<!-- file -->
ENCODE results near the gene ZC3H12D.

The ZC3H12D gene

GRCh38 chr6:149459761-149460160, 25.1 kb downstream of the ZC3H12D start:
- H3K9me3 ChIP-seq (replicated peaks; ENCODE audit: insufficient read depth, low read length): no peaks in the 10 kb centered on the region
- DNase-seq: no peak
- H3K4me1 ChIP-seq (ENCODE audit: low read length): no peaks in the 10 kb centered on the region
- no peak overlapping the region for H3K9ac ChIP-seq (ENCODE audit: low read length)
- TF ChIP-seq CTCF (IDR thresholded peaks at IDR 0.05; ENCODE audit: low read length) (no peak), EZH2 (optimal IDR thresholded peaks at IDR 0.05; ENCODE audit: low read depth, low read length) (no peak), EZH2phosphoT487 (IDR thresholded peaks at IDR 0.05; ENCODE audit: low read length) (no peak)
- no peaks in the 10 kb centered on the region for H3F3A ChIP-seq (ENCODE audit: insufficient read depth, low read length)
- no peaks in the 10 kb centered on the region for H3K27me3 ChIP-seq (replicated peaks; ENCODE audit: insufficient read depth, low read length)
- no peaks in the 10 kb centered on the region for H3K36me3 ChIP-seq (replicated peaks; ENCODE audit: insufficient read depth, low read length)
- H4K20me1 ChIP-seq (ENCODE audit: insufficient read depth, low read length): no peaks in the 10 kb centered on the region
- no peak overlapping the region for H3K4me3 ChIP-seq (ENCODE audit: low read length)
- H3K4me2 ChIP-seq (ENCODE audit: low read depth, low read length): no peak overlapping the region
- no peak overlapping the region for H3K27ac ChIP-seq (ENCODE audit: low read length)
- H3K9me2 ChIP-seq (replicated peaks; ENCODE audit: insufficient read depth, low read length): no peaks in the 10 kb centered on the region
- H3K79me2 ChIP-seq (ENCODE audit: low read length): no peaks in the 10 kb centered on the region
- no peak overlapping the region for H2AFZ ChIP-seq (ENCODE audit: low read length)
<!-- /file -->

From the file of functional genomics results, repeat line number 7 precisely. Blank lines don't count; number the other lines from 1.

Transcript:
- no peak overlapping the region for H3K9ac ChIP-seq (ENCODE audit: low read length)